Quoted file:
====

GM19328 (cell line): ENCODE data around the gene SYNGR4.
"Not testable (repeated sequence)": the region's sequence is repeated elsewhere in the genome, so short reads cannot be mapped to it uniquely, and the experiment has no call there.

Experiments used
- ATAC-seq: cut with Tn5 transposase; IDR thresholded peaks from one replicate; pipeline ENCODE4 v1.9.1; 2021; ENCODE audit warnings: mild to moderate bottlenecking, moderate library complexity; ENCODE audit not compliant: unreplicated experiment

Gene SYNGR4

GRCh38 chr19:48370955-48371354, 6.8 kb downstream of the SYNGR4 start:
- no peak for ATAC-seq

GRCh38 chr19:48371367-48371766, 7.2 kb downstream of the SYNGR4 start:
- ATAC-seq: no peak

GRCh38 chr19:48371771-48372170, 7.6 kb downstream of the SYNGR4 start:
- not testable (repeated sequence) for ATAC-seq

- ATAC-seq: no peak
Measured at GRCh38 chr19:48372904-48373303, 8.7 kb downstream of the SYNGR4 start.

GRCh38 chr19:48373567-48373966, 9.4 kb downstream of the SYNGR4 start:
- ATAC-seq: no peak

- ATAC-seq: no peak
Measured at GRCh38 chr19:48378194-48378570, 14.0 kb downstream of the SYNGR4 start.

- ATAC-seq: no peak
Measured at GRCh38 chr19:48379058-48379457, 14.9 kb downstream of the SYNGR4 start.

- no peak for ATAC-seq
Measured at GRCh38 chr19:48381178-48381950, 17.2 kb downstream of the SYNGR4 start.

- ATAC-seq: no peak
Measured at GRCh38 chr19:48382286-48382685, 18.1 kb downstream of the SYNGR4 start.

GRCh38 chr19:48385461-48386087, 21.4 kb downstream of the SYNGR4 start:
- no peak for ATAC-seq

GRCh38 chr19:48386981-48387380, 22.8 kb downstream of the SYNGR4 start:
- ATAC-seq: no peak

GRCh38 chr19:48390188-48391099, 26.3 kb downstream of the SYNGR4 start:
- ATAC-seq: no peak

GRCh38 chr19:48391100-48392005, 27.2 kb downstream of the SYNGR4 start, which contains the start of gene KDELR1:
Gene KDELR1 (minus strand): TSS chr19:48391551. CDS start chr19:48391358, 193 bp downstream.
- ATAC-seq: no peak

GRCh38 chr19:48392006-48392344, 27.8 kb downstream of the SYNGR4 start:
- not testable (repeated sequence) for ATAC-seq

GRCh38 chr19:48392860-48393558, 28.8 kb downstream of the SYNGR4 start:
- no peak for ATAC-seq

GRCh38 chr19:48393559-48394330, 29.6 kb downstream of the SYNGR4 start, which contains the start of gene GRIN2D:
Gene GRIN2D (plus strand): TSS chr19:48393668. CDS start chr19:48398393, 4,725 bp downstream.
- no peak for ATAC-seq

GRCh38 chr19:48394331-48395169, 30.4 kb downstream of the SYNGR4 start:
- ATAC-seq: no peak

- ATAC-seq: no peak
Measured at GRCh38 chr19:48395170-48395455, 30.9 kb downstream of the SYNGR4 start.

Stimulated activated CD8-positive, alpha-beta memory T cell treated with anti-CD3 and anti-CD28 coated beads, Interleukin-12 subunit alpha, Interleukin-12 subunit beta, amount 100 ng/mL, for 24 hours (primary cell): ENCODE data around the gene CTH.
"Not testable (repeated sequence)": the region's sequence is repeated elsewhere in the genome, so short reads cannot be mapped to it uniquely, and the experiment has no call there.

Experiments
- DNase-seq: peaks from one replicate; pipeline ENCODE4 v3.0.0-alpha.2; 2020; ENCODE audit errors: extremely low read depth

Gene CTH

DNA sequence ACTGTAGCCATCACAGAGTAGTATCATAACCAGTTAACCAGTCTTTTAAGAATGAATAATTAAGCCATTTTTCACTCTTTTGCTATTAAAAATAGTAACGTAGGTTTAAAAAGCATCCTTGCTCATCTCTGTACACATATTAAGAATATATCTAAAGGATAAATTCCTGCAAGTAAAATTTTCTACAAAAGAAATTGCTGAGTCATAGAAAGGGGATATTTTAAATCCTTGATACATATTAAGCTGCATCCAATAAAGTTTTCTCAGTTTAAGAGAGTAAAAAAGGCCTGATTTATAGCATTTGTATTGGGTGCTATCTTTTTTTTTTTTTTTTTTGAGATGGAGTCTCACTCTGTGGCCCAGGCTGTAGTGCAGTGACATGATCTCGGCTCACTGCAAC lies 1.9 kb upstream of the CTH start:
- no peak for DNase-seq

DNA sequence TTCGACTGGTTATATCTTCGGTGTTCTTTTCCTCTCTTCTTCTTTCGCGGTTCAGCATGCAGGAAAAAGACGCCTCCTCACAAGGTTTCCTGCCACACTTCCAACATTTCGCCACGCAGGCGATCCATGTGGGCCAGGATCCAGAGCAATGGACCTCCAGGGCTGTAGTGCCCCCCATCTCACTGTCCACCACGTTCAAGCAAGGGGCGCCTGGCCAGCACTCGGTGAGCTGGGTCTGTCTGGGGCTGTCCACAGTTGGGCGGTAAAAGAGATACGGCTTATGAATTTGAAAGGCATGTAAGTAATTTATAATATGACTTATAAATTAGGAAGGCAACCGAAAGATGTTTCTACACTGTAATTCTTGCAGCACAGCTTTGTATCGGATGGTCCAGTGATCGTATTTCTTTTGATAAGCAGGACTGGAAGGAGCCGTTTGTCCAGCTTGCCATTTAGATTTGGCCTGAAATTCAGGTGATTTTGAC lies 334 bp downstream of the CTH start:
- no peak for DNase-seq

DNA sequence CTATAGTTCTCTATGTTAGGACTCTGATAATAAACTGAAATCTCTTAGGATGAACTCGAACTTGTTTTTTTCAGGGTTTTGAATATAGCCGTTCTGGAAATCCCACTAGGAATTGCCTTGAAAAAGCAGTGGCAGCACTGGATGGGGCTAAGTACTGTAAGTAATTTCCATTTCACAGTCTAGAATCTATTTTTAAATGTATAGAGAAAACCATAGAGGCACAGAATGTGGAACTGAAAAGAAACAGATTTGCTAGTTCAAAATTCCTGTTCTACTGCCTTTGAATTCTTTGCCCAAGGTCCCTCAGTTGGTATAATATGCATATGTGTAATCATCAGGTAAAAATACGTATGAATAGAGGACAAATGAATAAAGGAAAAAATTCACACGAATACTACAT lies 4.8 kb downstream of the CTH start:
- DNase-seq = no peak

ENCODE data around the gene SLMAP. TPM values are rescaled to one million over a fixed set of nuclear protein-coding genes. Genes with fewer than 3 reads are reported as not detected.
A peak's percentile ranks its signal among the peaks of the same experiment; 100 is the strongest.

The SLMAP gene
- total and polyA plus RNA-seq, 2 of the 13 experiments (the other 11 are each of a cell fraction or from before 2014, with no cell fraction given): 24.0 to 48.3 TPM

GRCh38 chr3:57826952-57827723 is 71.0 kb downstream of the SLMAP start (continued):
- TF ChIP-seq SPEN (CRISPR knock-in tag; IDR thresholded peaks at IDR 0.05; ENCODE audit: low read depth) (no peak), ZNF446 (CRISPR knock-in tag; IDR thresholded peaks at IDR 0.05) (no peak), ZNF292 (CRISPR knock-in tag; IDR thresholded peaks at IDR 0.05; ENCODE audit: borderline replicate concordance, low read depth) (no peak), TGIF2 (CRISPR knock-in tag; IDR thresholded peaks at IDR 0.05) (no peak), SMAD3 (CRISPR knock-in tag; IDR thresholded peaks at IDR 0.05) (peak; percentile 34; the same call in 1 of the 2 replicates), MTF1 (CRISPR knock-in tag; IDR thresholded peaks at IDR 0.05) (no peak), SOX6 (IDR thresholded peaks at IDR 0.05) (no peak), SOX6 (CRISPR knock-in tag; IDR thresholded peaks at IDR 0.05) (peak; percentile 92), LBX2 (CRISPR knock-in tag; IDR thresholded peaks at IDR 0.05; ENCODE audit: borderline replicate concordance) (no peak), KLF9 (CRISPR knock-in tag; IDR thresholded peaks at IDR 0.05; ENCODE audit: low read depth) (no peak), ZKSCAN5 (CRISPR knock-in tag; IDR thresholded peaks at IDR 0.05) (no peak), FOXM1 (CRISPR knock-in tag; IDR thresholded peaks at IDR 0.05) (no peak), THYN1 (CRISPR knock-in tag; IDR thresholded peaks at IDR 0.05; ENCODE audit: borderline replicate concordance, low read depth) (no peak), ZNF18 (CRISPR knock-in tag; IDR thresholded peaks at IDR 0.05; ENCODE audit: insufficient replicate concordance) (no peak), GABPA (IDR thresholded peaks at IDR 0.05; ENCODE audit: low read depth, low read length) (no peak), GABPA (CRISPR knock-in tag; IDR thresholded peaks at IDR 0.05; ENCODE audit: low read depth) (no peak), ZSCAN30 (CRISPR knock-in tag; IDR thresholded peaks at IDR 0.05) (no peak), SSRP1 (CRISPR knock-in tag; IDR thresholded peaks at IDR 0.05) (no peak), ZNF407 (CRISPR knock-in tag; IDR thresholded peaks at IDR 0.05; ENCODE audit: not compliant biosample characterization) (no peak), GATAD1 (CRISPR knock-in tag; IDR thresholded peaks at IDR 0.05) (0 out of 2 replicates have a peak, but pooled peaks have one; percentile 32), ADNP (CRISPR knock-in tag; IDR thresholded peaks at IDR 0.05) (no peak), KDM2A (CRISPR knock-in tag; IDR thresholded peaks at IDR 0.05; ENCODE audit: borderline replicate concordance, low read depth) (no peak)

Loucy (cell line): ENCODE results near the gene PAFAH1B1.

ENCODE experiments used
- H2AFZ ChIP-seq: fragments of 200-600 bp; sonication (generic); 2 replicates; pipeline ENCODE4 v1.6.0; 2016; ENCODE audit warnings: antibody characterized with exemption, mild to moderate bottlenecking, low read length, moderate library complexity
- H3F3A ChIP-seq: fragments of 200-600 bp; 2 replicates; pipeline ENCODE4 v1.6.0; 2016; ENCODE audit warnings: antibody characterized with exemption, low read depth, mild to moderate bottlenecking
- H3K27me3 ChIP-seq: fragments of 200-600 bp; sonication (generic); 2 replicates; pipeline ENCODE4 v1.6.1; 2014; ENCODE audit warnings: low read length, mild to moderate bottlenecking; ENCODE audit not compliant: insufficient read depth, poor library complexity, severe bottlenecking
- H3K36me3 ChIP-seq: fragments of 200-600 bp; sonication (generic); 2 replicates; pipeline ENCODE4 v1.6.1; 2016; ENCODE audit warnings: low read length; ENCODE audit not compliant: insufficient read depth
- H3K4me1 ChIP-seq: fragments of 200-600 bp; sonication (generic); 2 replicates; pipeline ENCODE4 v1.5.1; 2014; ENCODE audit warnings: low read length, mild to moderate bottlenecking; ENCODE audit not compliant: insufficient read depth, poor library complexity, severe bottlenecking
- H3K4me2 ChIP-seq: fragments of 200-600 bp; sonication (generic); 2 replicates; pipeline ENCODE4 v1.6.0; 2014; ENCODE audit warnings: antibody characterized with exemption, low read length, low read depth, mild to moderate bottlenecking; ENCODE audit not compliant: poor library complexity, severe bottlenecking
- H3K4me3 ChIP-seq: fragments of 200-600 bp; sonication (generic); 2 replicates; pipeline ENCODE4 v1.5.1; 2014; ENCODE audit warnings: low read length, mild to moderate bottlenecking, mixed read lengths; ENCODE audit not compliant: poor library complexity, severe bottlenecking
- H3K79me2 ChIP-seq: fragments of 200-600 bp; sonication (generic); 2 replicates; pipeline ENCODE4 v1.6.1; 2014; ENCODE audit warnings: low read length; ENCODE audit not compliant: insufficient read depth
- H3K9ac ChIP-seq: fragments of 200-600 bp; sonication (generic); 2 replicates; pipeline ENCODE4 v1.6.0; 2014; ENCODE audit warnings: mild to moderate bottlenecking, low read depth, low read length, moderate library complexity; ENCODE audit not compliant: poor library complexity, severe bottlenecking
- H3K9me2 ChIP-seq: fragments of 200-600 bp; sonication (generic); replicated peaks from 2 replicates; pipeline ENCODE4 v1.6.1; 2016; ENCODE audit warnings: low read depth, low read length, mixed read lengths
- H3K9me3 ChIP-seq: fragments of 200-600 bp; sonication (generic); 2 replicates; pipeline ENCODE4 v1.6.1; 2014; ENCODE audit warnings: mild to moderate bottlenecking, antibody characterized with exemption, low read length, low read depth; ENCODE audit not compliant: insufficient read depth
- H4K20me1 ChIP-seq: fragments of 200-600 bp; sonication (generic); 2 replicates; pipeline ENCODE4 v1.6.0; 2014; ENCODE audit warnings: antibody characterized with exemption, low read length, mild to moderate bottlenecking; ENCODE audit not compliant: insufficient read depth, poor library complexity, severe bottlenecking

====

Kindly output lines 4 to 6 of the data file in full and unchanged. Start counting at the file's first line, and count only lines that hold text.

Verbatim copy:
- ATAC-seq: cut with Tn5 transposase; IDR thresholded peaks from one replicate; pipeline ENCODE4 v1.9.1; 2021; ENCODE audit warnings: mild to moderate bottlenecking, moderate library complexity; ENCODE audit not compliant: unreplicated experiment

Gene SYNGR4

GRCh38 chr19:48370955-48371354, 6.8 kb downstream of the SYNGR4 start: